Presentation of an address
While onboard a meeting was organized; and the Reeve, on behalf of the residents of the township, presented an address to the President f the Road. The address was in the following terms:—
"To Wm. Thomson, Esq.,
"President of the Northern Railway of Canada,
"We, the inhabitants of the village of Gravenhurst, and of the township of Muskoka, tender you a hearty welcome to our midst. We congratulate yourself and colleagues on the success which has attended your spirited efforts in completing a work for which the country is primarily indebted to the unselfish enterprise of your predecessors, Hon. Frank Smith and his associate directors of the Northern Extension Railway Company. We are satisfied you will reap a rich and speedy return from your undertaking, whilst we are equally certain that this district will quickly lead in agricultural and commercial prosperity. We cannot allow the occasion to pass without thanking your managing director, Mr. Cumberland, for this untiring energy and ability in having so successfully carried out the financial arrangements for the construction of this railway—a task few men would have undertaker in the face of the unusual difficulties which beset the enterprise from its inception until its completion.
"Signed, on behalf of the inhabitants,
"Reeve of the Township of Muskoka"
Mr. Thomson, in acknowledging the address, which was handsomely illuminated, said,—"Gentlemen inhabitants of Muskoka,—On behalf of the Northern Railway Company of Canada I thank you for the cordial welcome you have extended to us on arriving by our line at Gravenhurst. You are, as you justly express in your address, primarily indebted to a few enterprising citizens of Toronto who had foresight to discern and energy enough to secure the advantages to be attained by railway construction to this point. We believe that the work now inaugurated is pregnant with the nest interests alike of your district and of our city. We see in it a means by which territory yet undeveloped may be brought into active industry, and made to contribute to the commercial strength of our country. We shall rejoice and be fully rewarded for whatever efforts have been put forth in promotion of an undertaking the construction of which is so well calculated to contribute to the strength and prosperity of our Province and to open up a highway stretching out toward our great North-western territories. Reciprocating your kindly greeting, we trust that today a basis had been laid of a connection between your district and the city of Toronto of a permanent and stable character, which shall have its fruition in the future prosperity of both, and create a lasting combination of interests resulting in mutual advantage.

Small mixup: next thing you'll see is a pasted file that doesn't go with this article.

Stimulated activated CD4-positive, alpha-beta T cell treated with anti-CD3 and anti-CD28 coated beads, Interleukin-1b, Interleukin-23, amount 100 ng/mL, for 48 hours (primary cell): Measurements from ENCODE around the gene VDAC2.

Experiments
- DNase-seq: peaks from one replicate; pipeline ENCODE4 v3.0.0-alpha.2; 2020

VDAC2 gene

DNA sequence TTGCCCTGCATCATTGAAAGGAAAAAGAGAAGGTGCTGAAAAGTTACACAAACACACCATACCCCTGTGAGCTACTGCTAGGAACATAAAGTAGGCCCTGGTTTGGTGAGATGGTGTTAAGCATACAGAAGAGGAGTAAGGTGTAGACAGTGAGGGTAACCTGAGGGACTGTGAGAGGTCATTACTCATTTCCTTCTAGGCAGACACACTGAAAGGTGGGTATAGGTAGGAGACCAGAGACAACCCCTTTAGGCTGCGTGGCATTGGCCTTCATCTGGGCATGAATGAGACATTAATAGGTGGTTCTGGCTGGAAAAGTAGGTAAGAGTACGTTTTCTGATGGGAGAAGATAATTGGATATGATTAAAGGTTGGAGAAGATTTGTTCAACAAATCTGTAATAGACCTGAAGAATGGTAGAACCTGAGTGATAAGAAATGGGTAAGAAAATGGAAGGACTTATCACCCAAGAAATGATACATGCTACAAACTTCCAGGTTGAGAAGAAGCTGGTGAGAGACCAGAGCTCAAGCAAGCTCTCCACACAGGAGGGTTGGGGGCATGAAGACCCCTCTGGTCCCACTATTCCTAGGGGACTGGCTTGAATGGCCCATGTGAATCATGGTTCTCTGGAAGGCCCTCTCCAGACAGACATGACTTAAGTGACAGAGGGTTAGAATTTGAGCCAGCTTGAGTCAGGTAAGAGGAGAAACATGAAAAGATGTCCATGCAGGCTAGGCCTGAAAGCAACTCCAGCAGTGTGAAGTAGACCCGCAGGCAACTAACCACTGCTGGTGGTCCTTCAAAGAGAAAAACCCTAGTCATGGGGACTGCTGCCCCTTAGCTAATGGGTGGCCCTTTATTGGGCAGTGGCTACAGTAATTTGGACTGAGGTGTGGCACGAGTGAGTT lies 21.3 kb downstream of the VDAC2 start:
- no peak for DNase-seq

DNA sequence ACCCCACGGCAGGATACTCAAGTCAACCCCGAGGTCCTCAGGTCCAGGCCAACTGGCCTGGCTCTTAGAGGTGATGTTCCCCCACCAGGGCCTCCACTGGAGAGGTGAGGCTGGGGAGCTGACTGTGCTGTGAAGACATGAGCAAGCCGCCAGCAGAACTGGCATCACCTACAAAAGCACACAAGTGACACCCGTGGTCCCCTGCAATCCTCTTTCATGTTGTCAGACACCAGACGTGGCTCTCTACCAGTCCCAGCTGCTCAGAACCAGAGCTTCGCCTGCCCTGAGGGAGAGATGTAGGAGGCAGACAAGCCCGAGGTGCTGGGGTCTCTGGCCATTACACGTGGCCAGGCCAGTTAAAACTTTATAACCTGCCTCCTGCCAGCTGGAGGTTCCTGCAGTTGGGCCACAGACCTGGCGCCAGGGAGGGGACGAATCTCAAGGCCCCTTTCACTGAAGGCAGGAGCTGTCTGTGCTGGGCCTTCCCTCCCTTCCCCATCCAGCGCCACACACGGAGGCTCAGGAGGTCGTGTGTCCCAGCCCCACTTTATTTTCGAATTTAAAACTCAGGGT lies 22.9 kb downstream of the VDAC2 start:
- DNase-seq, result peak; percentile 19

Col. Cumberland expressed his pleasure at the cordial reception tendered the party by the people of Muskoka, and his satisfaction that they had not forgotten the services of the original promoter of the undertaking—Hon. Frank Smith. He trusted the new line would tend to the prosperity of the township and to the development of the commerce of Toronto.